Sunday, 10 August 2008

Changing Mindset On Religion

According to a write-up by New York Times, which was published by The Straits Times titled "Buddhism may be dying out in Japan" on 15 July, 2008; the Japanese have long taken an easy-going, buffet-like approach to religion, ringing out the old year at Buddhist temples and welcoming the new year, several hours later, at Shinto shrines.

Weddings hew to Shinto rituals or, just as easily, to Christian ones.

When it comes to funerals, though, the Japanese have traditionally been inflexibly Buddhist - so much so that Buddhism in Japan is often called "funeral Buddhism".

A reference to the religion's former near-monopoly on the elaborate and lucrative ceremonies surrounding deaths and memorial services. The religion appeared to cater more to the needs of the dead than to those of the living.

"That's the image of funeral Buddhism: that it doesn't meet people's spiritual needs," said Mr Ryoko Mori, the chief priest at the 700-year-old Zuikoji Temple in northern Japan. In Japan nowadays, very few Buddhist priests meet the people's spiritual needs.

While interest in Buddhism is declining in urban areas, the religion's rural strongholds are being depopulated, with older adherents dying and birth rates remaining low.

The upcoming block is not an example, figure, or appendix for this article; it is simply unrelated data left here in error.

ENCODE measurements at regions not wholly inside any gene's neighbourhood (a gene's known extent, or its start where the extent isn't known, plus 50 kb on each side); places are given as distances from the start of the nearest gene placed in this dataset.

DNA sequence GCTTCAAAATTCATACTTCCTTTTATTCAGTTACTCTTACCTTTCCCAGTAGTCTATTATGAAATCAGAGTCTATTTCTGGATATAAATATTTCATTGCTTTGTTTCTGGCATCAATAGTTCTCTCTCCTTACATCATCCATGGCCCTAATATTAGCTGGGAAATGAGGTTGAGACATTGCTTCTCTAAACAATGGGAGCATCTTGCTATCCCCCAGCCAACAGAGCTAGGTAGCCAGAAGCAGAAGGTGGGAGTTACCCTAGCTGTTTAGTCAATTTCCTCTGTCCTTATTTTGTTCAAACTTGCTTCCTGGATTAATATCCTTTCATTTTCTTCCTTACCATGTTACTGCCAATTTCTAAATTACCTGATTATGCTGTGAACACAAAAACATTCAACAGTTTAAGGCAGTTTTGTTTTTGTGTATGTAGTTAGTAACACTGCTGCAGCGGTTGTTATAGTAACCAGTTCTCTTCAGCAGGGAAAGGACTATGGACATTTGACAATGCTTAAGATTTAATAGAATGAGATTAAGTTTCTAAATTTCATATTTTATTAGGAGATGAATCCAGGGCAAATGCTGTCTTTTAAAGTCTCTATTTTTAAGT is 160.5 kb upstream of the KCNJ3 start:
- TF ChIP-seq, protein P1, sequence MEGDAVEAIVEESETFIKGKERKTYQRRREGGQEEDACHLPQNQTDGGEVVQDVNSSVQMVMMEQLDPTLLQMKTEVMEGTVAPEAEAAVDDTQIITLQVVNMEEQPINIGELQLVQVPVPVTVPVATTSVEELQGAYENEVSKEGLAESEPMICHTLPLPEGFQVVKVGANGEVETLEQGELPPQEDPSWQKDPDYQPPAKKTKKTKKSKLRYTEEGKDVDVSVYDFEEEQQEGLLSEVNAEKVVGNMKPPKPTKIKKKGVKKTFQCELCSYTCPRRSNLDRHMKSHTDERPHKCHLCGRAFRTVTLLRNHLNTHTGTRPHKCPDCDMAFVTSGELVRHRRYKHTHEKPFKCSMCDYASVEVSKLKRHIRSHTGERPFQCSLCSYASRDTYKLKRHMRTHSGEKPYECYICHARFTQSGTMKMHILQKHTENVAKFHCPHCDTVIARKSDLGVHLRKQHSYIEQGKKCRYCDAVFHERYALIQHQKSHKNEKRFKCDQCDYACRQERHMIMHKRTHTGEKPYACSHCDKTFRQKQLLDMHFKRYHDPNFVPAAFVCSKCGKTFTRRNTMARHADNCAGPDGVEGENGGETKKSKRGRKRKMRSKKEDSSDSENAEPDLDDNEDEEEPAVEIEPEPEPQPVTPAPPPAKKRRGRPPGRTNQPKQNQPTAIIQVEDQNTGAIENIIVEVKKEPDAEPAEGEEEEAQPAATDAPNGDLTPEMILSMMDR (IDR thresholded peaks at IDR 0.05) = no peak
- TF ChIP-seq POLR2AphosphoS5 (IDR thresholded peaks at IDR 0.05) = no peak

More significantly, Buddhism is losing its grip on the funeral industry, as more and more Japanese are turning to funeral homes or choosing not to hold funerals at all. In 2007, 28 per cent held funerals at home or in temples, and 61 per cent opted for funeral homes.

An increasing number of Japanese are deciding to have their loved ones cremated without any funeral at all, said anthropologist Noriyuki Ueda from the Tokyo Institute of Technology, an expert on Buddhism. "Because of that, Buddhist priests and temples will no longer be involved in funerals."

According to a write-up by Arti Mulchand of The Straits Times on 9 August 2008, Chinese religions in Singapore, specifically Taoism, have been trying to stem the conversion of their believers to Christianity.

Seven in 10 here considered themselves Taoist nearly 90 years ago, but recent census figures have charted their declining "share" - from 30 per cent of the population in 1980 to 22.4 per cent in 1990 and 8.5 per cent in 2000.

Christianity, on the other hand, has grown its flock to 14.6 per cent of the people here in 2000, up from just 5.2 per cent in the 1920s to 10.1 per cent in 1980 and 12.7 per cent in 1990.

With most of the other religions holding steady, this is where the migration seems to have been.